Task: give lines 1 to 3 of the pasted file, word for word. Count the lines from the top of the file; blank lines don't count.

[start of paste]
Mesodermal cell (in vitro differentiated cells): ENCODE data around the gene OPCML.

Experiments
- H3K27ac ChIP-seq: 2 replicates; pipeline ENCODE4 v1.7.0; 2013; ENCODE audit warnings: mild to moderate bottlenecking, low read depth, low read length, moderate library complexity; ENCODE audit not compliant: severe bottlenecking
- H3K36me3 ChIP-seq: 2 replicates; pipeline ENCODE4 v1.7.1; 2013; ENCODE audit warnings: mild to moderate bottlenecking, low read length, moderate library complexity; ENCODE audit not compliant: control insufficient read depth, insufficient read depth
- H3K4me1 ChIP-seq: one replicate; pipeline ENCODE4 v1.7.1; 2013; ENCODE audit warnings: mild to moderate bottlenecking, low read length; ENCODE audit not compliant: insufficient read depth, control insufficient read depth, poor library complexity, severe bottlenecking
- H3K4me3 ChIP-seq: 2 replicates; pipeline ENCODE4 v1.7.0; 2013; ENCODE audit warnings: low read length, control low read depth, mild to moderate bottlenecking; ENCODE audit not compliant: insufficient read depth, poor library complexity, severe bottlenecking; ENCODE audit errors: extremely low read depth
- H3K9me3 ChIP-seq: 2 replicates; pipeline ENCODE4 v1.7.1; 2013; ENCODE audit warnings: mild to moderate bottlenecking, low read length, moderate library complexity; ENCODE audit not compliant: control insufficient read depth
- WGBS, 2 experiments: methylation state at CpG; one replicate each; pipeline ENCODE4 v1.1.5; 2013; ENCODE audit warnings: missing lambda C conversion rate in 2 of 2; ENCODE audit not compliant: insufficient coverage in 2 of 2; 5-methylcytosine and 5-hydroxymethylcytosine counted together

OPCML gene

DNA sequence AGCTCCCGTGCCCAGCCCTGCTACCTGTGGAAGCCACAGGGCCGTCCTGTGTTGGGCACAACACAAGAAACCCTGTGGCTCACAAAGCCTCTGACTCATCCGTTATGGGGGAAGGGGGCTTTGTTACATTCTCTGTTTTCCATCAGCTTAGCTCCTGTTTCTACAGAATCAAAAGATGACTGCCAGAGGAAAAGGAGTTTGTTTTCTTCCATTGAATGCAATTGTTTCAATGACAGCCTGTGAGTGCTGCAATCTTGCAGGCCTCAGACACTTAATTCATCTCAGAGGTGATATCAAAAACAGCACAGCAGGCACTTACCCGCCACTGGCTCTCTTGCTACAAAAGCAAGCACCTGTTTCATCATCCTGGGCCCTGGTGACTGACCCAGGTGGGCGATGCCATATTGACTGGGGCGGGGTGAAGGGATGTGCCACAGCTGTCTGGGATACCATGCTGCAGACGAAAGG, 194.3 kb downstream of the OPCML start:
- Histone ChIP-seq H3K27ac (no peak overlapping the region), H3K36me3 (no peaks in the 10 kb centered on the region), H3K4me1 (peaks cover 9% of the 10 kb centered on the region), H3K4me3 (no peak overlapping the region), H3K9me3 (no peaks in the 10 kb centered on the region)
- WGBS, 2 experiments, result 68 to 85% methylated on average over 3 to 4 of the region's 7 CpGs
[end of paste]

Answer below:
Mesodermal cell (in vitro differentiated cells): ENCODE data around the gene OPCML.

Experiments
- H3K27ac ChIP-seq: 2 replicates; pipeline ENCODE4 v1.7.0; 2013; ENCODE audit warnings: mild to moderate bottlenecking, low read depth, low read length, moderate library complexity; ENCODE audit not compliant: severe bottlenecking